“Due to our common roots, a Christian cannot be anti-Semitic,” Francis told the delegation. The pontiff, who had good relations with Jews in Argentina and co-authored a book with Argentine Rabbi Abraham Skorka, reiterated that the Church was committed to the principles enunciated in “Declaration on the Relationship of the Church and Non-Christian Religions,” also known as Nostra Aetate (“In Our Age”), published by the Second Vatican Council in April 1965. Terming it “a key point of reference for relations with the Jewish people,” Nostra Aetate, among other things, repudiated anti-Judaism, the Church’s two thousand year tradition of bias toward Jews, rejected the concept of collective Jewish guilt for the death of Jesus, and urged dialogue between Catholics and Jews.
On the day following his election by the College of Cardinals on March 13, Francis reached out to the Jewish community by sending a message to Rome’s chief rabbi and inviting him to his inaugural Mass at the Vatican. In April, Francis accepted an invitation from Israeli President Shimon Peres to visit Israel. Both of Francis’s immediate predecessors, John Paul II and Benedict XVI, visited the Holy Land, including the Palestinian territories, in 2000 and 2009 respectively.
Abraham Foxman, U.S. Director of the Anti-Defamation League, had previously urged Pope Benedict XVI to suspend indefinitely the canonization process until Vatican archives of Pius’ pontificate are declassified and fully examined “so that the full record of Pius’ actions during the Holocaust may finally be known.” Regarding canonization, Rabbi Albert H. Friedlander, author of Out of the Whirlwind: a Reader of Holocaust Literature, asks this provocative question:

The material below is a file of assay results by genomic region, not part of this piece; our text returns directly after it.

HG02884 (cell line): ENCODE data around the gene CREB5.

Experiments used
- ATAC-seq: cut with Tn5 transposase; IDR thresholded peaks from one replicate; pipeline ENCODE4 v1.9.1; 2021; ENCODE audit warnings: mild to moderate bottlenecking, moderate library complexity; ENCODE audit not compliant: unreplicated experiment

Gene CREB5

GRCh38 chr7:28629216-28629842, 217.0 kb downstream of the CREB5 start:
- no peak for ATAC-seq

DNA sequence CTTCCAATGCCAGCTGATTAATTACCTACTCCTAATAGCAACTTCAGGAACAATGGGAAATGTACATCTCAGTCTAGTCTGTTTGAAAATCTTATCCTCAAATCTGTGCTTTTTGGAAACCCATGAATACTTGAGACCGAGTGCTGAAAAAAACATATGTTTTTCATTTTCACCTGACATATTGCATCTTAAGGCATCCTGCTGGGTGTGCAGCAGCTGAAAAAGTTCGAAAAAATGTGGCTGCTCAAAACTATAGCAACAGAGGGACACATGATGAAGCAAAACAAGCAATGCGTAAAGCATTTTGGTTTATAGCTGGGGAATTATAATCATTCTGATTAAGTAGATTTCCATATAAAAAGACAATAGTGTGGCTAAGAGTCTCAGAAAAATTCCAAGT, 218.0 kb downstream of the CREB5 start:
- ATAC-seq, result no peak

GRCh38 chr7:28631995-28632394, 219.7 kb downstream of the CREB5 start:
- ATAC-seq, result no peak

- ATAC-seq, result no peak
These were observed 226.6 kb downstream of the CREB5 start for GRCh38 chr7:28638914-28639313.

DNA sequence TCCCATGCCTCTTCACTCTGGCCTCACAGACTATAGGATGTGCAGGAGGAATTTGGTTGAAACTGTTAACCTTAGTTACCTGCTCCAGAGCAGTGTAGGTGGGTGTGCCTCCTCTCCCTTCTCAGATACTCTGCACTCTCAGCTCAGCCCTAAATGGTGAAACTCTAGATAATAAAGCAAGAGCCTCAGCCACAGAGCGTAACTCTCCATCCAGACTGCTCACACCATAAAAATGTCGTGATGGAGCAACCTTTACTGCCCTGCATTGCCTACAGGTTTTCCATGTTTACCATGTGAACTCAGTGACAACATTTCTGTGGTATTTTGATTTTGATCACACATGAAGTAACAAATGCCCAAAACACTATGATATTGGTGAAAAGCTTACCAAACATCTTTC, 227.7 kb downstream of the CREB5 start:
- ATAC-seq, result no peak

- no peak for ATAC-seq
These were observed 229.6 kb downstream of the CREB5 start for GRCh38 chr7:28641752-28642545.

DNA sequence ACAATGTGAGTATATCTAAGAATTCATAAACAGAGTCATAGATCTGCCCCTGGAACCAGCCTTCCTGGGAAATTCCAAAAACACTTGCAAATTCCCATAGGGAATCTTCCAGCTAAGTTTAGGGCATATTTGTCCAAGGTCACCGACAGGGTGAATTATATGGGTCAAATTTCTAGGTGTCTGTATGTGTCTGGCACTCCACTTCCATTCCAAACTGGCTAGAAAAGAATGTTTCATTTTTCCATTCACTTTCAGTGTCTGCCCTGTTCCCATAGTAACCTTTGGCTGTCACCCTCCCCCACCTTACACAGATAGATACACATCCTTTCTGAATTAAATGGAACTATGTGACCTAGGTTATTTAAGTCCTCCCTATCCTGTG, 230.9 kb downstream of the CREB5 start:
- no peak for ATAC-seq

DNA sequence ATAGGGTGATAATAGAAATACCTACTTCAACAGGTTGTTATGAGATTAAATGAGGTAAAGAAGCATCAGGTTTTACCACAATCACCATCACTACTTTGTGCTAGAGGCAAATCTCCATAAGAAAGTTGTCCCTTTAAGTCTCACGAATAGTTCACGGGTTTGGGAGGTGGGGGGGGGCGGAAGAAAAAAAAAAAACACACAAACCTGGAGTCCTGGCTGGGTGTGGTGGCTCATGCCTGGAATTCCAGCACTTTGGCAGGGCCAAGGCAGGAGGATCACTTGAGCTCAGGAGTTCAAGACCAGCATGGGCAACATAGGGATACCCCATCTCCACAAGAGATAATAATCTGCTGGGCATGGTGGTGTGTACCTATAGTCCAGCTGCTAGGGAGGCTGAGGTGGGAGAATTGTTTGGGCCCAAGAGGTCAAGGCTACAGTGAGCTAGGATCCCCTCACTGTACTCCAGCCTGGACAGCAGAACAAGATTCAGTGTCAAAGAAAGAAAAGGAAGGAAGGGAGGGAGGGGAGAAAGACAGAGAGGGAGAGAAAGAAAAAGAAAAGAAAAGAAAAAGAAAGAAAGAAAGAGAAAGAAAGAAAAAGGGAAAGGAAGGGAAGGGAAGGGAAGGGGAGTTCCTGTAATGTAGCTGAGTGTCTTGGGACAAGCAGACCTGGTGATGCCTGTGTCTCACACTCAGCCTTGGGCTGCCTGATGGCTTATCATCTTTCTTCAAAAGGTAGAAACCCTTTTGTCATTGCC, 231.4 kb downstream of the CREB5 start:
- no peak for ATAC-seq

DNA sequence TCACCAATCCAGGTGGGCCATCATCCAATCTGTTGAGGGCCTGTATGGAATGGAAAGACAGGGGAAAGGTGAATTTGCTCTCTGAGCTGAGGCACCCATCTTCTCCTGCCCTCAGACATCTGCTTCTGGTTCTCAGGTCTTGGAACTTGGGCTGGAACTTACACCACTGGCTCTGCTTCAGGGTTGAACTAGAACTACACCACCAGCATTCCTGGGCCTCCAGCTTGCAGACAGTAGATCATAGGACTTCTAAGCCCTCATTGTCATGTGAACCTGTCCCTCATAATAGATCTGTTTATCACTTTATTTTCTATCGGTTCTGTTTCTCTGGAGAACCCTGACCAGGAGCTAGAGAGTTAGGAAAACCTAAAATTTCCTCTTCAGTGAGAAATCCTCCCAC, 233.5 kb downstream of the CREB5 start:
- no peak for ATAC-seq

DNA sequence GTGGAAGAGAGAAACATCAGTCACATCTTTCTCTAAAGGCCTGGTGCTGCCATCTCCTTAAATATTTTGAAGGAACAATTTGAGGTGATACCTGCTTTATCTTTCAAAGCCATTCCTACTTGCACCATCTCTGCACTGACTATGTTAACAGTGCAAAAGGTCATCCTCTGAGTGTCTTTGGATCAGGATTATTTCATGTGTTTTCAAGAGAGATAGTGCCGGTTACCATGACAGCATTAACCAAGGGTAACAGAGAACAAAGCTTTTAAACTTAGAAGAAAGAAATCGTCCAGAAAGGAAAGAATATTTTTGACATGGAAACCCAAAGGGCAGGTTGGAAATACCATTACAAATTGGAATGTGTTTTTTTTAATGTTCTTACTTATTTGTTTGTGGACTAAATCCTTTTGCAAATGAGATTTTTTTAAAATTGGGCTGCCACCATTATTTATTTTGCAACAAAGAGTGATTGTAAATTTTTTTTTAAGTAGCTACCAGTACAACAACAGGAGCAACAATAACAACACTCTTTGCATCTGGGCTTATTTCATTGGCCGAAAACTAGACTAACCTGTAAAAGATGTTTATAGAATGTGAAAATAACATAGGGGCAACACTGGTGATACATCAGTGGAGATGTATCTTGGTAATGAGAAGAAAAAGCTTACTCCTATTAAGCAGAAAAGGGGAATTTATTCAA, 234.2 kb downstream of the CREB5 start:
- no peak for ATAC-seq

“Who is a saint in the time of evil?… The question is not whether the Pope was evil, but: was he a saint? I must ask the Church to re-assess its conscience. Does not ‘sainthood’ indicate a superhuman effort? And if the Church wants to be a teaching testimony to everyone, should it not take extra care, even if it leaves the establishment of those days less than perfect?”
In February 2010, nineteen Catholics scholars of theology and history wrote a letter to Pope Benedict also asking him to slow down the process of making Pius a saint. Saying that much more research needed to be done on the papacy of the mid-twentieth century pope, the scholars wrote that “history needs distance and perspective” before definitive conclusions can be reached of Pius’s role during WWII and the Holocaust. Leading the effort were Rev. Dr. John Pawlikowski OSM, professor of ethics at Catholic Theological Union in Chicago, and Rev. Dr. Kevin P. Spicer CSC, Kenneally associate professor of history at Stonehill College in Easton, Massachusetts. In an e-mail to Catholic News Service, Father Pawlikowski told CNS the scholars were not opposed to Pope Pius’s canonization. “We sent this letter because we feel that too often the issue of Pius XII is portrayed as one of Jewish concern,” Pawlikowski continued,” We wanted to make it clear that some Catholics who have worked on Holocaust issues have serious concerns about advancing the cause of Pius XII at the time.”
I am a Catholic who has worked on Holocaust issues with serious concerns and I echo the sentiments of my colleagues. There should be no rush to judgment in this matter, the record is incomplete and the jury is still out. In short, there should be no “santo subito” for Pius XII.